These engineering projects demonstrate that making and modifying gun accessories such as high capacity magazines is a relatively straightforward process. True, it’s unlikely that somebody could fabricate a military-grade sniper rifle at home with a 3D printer or an automatic weapon that could fire 10 rounds a second. However, even a crude but functioning 3D printed gun would be a dangerous weapon – and the necessary technology is only improving.
Well-written laws created with the best of intentions can’t be enforced if they don’t keep up with technology. If we assume that at-home, illicit production of gun parts will follow the path of desktop-printed counterfeit dollar bills, more stringent law enforcement at the point of retail may not be that effective.
Other proposed gun control solutions such as pouring resources into setting up checkpoints to screen for the presence of metal gun parts might become less effective in the future, given the possibility of 3D printed, polymer-based gun parts.
A more productive question to ask is a practical one: which would be easier to detect (and thus control) -- actual mechanical gun parts or the gun powder required to make a gun work?
As 3D printed and arbitrarily-shaped plastic firearms become increasingly more difficult to detect using traditional screening techniques, perhaps a gun control solution worth exploring might be to impose legal limitations on gunpowder and explosives.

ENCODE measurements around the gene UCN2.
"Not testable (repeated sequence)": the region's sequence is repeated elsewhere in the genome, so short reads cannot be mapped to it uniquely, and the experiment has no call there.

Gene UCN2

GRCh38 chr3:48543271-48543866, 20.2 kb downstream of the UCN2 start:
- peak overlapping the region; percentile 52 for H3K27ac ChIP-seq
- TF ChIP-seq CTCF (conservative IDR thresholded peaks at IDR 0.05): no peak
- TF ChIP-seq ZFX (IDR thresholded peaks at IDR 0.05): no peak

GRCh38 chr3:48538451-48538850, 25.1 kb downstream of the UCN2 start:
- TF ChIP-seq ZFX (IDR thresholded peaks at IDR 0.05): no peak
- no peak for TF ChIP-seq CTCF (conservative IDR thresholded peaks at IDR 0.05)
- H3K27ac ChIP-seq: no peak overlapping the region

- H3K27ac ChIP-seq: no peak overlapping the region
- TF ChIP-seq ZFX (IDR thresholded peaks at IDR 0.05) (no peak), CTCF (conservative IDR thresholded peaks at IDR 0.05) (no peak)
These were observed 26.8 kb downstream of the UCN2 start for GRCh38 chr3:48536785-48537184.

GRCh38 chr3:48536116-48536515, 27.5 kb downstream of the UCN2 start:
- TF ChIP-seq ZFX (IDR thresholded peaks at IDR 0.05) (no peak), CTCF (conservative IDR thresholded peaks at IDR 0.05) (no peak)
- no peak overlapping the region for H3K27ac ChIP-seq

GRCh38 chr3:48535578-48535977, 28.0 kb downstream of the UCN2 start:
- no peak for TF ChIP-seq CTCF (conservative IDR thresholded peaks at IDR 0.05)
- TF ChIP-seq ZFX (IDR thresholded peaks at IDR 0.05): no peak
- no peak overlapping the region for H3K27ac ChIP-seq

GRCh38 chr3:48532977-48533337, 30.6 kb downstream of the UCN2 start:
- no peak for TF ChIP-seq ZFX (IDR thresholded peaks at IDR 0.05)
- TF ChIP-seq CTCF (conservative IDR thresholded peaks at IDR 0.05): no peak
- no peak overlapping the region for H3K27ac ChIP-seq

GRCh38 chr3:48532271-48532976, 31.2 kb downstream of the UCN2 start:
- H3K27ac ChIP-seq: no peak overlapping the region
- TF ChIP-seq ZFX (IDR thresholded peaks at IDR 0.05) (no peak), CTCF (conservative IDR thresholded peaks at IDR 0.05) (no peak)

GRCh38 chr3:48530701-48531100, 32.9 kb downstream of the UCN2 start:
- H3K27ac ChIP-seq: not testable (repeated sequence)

It’s true that gunpowder is a simple chemical concoction and not difficult to make at home. However, as chemical sensing technologies advance, detecting gunpowder may be a simpler and more effective solution.
When it comes to powerful technology tools, legal restrictions can only do so much. 3D printing and other personal-scale manufacturing technologies will continue to drop in price and improve in capacity. Trying to stop the development of these technologies is like trying to hold back a tidal wave.
It’s not a constructive solution to stifle the technological advancement of desktop manufacturing technology and design software because it can be used to make weapons. After all, high schools still teach chemistry -- despite the fact that students could use that knowledge to create drugs or explosives.
The answer lies in using technology to regulate technology. The best solution to keep the lid on this explosive issue would be an intelligent blend of realistic gun control regulations, combined with investment in detection technologies that acknowledge that 3D printed guns may not shaped like guns, may not be sold in stores and may not even be made of metal.
Hod Lipson and Melba Kurman are co-authors of the new book, “Fabricated: The promise and peril of a machine that can make (almost) anything” (Wiley 2013). The book includes a chapter on “3D printing and the law,” which addresses the legal and ethical challenges raised by 3D printed firearms. The book also explores 3D printing’s impact on consumer safety, intellectual property, and ethics.